Where's The Beef?

28th August 2009

The beef industry, once a pride of English farming, is in trouble. The national herd is in slow but serious decline, and we are importing more of our beef from abroad. Why should anyone care?

Jack Watkins finds out.

One of the happiest farmers it was my pleasure to meet, earlier in this decade, lived in a remote part of Exmoor. As we drove up the high-banked roads that climbed to the farmhouse, a dark, long-corridored, timber-beamed affair that sat at the top of the hill like something out of Lorna Doone, he told me that he’d spent his entire life in the area, his only visits to London occurring during the Royal Smithfield Show, for which he would load some livestock into his van and set off on the long journey to exhibit them.

He proudly showed me his beef herd, comprised of North Devons – known as Red Rubies for their wine-red coats – whose bloodlines went back to the early 20th century, when his father ran the farm. I met his son, who shared his father’s enthusiasm and knowledge of the animals, and his fervent belief that these old native breeds – slowly raised on grass so that the meat had a tender quality lacking in many supermarket products – still had a place in modern farming. Then, as we ate in the kitchen, the farmer’s wife told me of the frightening experience they had endured a few months previously – this was not long after the 2001 outbreak of Foot and Mouth – watching smoke from the slaughter pyres of diseased cattle on neighbouring farms rising above the hills, wondering if theirs would be next.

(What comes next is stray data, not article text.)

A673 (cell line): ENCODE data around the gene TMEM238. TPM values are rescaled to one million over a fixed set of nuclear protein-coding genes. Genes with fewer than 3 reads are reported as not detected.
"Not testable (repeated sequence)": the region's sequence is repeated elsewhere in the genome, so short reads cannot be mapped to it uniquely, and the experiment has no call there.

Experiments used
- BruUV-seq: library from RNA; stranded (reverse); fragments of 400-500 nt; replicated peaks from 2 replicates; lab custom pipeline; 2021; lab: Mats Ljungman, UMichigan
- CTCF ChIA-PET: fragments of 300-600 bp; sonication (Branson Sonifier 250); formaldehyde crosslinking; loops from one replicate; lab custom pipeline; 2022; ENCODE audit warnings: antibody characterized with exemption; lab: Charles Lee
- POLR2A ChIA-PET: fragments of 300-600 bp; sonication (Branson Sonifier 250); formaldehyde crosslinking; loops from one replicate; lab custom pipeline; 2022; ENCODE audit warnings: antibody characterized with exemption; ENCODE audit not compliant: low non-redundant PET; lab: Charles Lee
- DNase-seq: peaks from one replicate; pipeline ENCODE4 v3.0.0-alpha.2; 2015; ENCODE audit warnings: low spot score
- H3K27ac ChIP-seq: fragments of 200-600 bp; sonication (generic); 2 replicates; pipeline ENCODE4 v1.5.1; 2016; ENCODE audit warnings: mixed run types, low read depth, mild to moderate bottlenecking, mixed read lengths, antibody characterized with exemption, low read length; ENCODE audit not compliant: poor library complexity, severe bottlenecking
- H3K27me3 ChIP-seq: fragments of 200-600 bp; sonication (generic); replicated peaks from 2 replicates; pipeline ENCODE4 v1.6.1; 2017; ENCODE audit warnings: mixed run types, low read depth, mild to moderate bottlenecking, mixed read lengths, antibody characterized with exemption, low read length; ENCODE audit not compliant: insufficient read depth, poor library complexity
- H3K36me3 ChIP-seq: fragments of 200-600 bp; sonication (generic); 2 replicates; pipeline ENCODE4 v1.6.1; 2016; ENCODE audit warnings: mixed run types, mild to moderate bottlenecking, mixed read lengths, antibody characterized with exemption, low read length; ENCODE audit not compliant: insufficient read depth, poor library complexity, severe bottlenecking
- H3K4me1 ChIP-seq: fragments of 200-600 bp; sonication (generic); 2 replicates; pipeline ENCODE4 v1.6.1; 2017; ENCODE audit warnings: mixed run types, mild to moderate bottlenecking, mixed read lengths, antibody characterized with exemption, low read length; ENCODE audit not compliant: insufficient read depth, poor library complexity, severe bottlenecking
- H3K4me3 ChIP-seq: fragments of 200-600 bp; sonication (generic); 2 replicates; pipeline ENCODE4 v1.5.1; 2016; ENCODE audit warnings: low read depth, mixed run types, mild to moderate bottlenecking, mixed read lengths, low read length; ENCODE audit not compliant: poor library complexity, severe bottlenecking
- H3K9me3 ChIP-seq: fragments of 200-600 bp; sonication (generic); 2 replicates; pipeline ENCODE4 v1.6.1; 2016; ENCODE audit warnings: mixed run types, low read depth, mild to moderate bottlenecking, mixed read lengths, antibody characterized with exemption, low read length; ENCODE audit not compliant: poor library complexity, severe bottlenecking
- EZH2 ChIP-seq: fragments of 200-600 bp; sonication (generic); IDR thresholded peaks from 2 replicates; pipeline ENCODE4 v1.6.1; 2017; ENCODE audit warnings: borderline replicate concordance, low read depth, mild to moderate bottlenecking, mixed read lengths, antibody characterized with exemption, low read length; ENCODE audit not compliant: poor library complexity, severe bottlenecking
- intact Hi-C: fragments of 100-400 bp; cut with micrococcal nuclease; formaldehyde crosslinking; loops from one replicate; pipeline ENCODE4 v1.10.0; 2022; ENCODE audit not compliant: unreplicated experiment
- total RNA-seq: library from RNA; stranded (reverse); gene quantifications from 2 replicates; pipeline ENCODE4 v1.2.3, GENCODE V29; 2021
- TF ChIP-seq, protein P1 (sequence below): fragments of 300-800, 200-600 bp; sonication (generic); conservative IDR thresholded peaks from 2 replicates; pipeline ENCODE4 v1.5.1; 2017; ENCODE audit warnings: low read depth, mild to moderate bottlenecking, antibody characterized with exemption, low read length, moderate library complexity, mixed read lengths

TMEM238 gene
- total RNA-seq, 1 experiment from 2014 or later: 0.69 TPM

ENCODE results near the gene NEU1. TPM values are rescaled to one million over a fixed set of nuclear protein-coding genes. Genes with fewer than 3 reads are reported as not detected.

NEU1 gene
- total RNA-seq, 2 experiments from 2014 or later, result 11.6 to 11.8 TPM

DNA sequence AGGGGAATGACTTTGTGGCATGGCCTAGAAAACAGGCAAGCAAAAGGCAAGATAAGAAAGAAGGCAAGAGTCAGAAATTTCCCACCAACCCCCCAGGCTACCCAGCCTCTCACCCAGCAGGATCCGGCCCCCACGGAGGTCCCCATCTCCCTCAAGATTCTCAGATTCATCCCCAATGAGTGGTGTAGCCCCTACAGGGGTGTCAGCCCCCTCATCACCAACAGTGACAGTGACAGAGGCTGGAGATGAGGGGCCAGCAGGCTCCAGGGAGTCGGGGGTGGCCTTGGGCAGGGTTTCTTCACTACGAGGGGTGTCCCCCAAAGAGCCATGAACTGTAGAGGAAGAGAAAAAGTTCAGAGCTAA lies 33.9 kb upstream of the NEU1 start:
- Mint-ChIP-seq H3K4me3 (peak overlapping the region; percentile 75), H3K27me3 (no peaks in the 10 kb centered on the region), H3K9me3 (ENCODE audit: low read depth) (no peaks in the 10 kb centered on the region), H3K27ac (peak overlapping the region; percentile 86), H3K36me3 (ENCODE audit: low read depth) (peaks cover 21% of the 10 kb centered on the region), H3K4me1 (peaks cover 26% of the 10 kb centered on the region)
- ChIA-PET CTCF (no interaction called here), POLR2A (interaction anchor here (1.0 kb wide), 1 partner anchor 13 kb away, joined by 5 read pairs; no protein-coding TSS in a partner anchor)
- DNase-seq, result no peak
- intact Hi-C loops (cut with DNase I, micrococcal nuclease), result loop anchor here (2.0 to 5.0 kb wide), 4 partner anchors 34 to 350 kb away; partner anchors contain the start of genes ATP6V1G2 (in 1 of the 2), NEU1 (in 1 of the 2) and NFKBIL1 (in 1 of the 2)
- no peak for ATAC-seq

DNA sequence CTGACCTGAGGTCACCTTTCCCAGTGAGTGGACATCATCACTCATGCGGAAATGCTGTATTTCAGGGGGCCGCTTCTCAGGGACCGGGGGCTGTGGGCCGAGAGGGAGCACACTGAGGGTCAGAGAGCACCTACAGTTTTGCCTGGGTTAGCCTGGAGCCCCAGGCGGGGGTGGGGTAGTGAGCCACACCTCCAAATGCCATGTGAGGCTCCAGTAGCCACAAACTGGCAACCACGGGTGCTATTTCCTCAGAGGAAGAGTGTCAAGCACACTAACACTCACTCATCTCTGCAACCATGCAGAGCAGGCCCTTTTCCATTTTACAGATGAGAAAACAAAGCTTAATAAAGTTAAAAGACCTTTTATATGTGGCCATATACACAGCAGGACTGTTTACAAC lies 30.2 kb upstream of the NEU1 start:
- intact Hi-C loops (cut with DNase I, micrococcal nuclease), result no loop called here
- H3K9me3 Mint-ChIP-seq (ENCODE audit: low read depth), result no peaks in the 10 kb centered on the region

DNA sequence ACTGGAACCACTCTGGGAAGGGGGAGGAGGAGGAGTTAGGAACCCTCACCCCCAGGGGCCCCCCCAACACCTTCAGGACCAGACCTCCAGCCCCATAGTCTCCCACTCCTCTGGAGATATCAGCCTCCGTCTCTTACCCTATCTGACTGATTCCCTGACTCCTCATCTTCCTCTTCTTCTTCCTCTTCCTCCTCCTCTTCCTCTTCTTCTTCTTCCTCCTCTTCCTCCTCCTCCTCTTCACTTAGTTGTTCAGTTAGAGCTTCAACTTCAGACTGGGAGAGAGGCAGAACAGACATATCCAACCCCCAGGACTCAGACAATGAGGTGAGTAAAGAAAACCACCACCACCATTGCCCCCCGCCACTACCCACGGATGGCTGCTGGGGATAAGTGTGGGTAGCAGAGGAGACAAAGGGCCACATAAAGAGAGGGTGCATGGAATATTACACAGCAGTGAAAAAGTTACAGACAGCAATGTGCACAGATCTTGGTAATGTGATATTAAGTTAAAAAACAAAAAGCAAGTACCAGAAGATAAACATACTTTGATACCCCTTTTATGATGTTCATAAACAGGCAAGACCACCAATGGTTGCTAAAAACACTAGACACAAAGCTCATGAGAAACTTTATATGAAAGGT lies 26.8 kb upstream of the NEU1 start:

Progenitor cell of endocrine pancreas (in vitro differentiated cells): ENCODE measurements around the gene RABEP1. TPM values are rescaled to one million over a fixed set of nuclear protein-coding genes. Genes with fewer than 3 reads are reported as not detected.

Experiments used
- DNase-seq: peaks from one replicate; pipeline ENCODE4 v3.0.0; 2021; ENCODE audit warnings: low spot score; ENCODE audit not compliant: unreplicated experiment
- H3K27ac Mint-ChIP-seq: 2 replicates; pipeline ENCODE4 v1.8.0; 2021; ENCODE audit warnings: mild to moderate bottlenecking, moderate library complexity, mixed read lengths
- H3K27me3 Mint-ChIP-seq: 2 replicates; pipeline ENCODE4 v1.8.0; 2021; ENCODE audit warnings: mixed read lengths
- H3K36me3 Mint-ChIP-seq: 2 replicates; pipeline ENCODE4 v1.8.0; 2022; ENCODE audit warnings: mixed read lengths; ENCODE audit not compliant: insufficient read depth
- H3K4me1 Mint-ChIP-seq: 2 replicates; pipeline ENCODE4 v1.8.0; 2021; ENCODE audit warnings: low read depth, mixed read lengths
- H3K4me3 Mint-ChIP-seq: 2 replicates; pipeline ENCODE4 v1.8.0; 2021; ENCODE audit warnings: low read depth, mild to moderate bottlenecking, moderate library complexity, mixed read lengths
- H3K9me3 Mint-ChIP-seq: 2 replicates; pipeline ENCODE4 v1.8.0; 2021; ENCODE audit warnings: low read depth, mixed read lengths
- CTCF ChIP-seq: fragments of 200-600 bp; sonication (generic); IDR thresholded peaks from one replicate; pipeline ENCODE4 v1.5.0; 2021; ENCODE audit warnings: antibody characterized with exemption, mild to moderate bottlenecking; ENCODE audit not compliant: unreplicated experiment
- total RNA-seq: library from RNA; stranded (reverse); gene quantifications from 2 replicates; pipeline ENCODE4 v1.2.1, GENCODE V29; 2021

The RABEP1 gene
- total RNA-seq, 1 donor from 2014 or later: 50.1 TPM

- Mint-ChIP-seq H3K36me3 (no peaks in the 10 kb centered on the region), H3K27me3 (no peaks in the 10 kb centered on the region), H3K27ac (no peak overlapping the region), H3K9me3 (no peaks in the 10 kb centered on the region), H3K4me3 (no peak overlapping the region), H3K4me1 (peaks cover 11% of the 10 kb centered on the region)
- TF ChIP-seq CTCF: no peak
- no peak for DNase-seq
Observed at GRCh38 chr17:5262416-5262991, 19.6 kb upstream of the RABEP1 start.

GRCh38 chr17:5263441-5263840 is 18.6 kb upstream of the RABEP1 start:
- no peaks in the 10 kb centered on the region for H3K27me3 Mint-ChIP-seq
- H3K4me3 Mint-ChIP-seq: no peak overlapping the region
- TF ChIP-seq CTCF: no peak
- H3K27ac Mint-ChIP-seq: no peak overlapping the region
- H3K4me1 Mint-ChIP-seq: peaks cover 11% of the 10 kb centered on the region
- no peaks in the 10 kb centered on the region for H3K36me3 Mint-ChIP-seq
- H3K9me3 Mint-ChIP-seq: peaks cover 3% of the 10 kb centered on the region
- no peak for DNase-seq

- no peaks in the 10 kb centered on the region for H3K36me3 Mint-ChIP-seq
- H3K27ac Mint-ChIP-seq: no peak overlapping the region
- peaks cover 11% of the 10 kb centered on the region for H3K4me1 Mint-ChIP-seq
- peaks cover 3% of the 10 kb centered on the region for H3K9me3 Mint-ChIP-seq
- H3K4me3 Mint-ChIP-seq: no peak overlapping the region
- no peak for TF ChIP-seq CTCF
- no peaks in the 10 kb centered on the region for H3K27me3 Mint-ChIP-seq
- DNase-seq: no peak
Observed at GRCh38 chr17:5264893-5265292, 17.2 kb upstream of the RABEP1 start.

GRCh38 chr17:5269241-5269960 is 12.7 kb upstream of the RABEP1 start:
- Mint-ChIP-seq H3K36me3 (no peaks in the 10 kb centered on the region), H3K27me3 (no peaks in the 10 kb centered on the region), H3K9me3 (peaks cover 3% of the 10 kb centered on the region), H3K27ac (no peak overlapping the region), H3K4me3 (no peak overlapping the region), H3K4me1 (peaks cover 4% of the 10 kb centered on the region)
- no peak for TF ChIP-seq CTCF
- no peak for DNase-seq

Such family farms as this have always been the lifeblood of the industry, its human face, its link with the past, its reminder that for every arrogant, greedy, and destructive farmer, there are hosts of good, hard-working ones, not accruing vast profits perhaps, but making a real contribution to the local economy, and to our choice in food.

However, the future for such middle-sized family farms is looking increasingly grim, and for those whose main specialisation has been beef, the going is getting increasingly tough. Beef, of course, was once a cornerstone of our farming, with an international reputation. The last ‘golden age’ was a brief period in the early 1990s, when the country was a net exporter, with figures hitting a historic high in 1995. But the following year brought the BSE crisis, which quickly led to a ban on cattle over thirty months old entering the food chain. Exporting on a significant scale resumed only in 2006 and, while it is recovering, remains at less than half of what it was fifteen years ago.

To some extent the recovery of export trade is being hindered by the strength of the pound to the euro. But it also owes something to domestic beef consumption. According to a new report by EBLEX, the body funded by levy-paying cattle and sheep producers to deliver knowledge transfer and to market the sector, British consumers have completely rediscovered their taste for beef, with the total figure for beef products purchased now 12% higher than it was in 1990.

Why, then, should we fear for beef farmers? Surely prospects are rosier than they have been for years? They have seen off BSE and Foot-and-Mouth, and the food marketing buzzwords of recent years have been farmers’ markets, and the championing of local and British products, a bandwagon that even the likes of Tesco and Asda have been keen to jump upon.